There are thousands of reports and metrics in the world of web analytics today but my quest is to find 5 key reports that add real insight, by which I mean lend themselves clearly to an actionable outcome. Here I discuss 5 awesome analytics reports and the incredible insight you can get out of them to measure website performance.
1. In-Page Analysis
In a nutshell
Shows you which of your pages are working well, and which aren’t.
What I love about in-page analysis is that it simplifies all the complexities with web analytics metrics and provides visual insights for a website owner to consider and action. It shows you what links are being clicked the most in comparison to links that you want visitors to click. Click density shows the gains and losses by segmenting out people who click and convert as opposed to those that don’t convert.
Within Google Analytics (GA) you can gather insight into how long it takes for visitors to discover key pages on your site using metrics such as average time on a page. If it takes too long there might be scope for concern regarding the navigational structure of your site.
You can also create a goal that measures anyone who spends more than ‘X’ amount of time or sees more than ‘Y’ number of pages on a site. This goal would effectively capture visitor attention or acknowledgement. This is a deeper insight into customer behaviour regardless of whether it leads to a purchase because we are now capturing a segment of visitors who are more aware of our brand.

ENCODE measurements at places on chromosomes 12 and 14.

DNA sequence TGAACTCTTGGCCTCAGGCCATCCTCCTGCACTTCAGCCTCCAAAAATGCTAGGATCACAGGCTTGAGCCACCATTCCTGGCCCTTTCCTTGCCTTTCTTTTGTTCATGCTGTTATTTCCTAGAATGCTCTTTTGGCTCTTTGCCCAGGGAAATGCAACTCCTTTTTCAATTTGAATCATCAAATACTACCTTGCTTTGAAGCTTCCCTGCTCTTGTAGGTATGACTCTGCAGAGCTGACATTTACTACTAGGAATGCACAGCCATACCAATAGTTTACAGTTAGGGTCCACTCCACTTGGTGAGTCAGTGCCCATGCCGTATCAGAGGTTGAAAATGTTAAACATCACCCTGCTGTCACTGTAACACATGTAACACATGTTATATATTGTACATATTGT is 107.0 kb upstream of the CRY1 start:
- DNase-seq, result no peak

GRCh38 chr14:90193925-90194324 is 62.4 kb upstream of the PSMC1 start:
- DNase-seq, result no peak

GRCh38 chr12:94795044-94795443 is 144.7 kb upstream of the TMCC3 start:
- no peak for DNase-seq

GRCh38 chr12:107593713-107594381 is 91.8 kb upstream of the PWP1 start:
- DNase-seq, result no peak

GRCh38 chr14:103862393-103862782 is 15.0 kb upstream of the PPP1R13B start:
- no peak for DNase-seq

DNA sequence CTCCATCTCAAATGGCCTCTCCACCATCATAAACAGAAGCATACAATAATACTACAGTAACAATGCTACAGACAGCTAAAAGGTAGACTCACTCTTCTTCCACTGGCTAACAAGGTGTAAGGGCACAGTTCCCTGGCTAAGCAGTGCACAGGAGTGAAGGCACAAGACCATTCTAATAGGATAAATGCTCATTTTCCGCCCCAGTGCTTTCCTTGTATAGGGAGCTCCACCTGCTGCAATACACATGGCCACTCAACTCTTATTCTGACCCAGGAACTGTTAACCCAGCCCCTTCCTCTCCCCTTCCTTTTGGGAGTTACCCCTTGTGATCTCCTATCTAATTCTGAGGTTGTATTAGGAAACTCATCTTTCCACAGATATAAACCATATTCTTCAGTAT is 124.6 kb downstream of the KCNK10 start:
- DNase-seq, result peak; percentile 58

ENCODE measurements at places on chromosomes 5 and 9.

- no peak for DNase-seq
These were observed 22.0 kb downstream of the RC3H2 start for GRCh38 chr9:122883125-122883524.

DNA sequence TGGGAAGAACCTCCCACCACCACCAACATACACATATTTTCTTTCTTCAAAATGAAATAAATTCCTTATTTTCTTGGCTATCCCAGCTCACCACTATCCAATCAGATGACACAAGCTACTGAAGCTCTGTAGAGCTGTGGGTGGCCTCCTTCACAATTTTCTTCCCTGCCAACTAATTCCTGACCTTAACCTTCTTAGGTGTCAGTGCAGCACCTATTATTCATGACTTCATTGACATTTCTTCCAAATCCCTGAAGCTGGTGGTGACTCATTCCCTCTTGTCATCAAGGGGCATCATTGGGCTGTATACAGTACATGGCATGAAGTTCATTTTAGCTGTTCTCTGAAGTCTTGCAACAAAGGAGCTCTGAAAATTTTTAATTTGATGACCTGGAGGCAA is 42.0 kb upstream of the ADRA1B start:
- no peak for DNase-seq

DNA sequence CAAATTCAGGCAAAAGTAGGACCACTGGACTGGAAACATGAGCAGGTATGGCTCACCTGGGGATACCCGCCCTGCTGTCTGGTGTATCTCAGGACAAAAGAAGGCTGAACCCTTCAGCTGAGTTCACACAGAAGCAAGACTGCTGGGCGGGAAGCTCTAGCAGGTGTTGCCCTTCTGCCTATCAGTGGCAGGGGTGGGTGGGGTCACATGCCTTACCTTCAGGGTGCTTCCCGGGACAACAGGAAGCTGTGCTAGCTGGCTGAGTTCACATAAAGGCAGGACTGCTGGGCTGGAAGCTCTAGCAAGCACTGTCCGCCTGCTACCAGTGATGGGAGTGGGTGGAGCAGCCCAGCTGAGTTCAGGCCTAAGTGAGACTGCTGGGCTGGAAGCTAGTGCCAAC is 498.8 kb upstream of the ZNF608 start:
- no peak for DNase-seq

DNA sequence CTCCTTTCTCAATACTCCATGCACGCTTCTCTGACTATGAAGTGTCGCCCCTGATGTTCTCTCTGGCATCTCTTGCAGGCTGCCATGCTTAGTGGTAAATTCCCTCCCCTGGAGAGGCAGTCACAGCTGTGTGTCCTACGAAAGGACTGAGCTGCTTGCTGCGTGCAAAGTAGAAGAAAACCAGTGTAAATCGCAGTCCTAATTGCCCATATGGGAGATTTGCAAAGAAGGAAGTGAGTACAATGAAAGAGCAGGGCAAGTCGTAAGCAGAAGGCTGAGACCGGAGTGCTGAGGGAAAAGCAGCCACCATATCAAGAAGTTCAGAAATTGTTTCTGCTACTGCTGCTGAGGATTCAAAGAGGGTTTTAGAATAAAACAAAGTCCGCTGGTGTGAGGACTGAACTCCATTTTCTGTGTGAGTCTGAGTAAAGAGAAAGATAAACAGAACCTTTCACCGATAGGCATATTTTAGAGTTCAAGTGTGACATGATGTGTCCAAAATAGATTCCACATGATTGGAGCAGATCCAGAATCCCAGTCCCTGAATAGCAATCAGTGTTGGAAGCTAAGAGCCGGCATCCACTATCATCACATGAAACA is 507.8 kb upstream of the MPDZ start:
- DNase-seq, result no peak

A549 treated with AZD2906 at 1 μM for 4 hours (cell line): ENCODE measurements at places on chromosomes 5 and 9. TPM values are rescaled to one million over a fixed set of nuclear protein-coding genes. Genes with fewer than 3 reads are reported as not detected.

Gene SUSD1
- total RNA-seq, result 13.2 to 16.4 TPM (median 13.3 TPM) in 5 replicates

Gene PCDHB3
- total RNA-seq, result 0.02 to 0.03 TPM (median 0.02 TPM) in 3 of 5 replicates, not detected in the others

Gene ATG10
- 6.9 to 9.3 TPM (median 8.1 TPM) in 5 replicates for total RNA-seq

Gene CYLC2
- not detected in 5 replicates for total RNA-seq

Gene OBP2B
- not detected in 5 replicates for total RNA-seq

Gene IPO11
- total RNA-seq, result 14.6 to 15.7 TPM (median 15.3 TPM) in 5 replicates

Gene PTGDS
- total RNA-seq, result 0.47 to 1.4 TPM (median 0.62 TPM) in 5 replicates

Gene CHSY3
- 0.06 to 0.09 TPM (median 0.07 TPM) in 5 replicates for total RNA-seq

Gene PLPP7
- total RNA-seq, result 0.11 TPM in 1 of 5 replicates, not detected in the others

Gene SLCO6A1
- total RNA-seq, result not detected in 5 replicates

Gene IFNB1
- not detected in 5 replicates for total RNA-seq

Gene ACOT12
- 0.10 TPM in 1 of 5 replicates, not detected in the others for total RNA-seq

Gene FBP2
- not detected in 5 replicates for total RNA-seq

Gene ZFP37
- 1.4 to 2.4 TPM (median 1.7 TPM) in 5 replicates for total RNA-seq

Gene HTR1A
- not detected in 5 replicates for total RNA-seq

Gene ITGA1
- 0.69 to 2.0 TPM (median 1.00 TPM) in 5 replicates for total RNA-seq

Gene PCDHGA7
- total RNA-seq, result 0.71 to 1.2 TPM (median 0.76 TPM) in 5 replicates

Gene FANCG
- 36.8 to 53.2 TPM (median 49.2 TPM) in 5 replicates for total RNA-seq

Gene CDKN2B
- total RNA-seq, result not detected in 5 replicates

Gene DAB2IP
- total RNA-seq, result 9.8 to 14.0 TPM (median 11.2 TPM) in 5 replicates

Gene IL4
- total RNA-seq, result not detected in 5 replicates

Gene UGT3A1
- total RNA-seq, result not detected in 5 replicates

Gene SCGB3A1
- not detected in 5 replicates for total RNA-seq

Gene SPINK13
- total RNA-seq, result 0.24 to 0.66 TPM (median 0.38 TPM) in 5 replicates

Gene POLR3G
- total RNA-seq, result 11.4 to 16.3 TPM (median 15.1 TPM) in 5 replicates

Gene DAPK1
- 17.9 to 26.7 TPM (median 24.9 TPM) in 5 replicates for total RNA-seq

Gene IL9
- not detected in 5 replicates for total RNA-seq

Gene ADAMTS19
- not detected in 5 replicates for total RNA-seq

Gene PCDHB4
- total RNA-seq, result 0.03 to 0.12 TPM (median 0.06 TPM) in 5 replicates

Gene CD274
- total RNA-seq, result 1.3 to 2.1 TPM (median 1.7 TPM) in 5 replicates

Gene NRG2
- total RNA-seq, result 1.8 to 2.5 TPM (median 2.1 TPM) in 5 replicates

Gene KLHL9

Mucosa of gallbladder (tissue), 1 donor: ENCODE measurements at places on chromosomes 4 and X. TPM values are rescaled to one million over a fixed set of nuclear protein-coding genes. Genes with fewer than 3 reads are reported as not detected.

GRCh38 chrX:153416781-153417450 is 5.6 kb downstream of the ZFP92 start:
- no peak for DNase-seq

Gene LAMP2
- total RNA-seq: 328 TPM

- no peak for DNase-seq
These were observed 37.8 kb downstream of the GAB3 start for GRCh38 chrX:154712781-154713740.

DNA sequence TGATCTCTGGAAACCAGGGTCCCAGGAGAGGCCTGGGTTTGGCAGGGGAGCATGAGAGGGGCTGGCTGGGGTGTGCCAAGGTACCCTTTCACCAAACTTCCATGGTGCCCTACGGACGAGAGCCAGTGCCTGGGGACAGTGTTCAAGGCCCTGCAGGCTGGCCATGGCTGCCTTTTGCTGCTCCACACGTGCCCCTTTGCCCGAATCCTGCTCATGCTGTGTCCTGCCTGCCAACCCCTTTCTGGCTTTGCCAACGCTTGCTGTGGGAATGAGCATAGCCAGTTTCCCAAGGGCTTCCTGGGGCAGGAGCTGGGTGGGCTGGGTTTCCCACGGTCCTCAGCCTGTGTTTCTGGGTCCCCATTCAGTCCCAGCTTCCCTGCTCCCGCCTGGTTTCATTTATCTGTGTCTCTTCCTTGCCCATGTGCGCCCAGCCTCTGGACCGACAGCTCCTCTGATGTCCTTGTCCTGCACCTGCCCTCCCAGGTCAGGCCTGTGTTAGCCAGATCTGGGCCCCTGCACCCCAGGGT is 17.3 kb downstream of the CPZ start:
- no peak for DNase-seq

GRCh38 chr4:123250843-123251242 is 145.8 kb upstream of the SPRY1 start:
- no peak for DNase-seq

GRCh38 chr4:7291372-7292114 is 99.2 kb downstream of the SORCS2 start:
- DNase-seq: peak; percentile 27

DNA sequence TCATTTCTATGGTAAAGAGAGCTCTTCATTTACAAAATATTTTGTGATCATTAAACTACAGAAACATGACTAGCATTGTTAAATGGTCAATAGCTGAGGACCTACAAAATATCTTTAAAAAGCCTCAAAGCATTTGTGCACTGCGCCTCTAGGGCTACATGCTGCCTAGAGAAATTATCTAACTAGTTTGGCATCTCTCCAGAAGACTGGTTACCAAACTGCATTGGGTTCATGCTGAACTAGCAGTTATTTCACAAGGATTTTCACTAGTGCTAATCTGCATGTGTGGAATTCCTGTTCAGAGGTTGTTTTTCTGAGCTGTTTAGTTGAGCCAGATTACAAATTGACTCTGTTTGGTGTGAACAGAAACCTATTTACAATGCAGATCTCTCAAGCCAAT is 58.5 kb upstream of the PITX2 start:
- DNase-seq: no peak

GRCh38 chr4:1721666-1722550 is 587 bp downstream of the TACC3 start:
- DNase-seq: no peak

The primary aim is to observe the density of clicks and track visitor behaviour at the next stage in the funnel path i.e. what does the visitor do next? Heatmaps can be a more visual way of displaying click density as shown below in (Figure 1).
Figure 1 – ClickTale heatmap showing click density and mouse hovers
2. Visitor Acquisition Analysis
In a nut shell
Shows you where your visitors are coming from.
At site level, visitor acquisition analysis shows face value metrics of different sources of traffic to your site. Using GA (Figure 2) you can see an overview of traffic sources such as direct traffic, search engines, and referring sites. Deeper insights can be gained if you segment out referring sites that are sending you traffic that meet a specific goal such as a purchase or a subscription.
Acquiring the cost of your traffic is important. You can use metrics such as cost per conversion which helps you determine the cost of acquiring a customer by which you measure the level of your marketing initiative. This provides you with valuable information on your return on investment (ROI) and return on ad spend (ROAS).
Figure 2 – Google Analytics all traffic sources
3. Page Performance Analysis
In a nut shell
Shows you whether a page is doing its job.
Page performance analysis shows face value metrics of pages on your site. Using metrics such as entrances and bounces you can see what pages act as your home page and what page is doing its job respectively. GA also provides metrics such as unique visitors and average time spent on a page which indicates the degree of engagement.
You can then add goals such as per visit goal value which shows whether the content on a page ‘A’ was more valuable than page ‘B’ by simply assigning a value. So if page ‘A’ creates a value of £3.00 and page ‘B’ creates a value of £4.00 then page ‘B’ has more influence and value to your users and business at that interval in time. You can also create indexes to ascertain page value.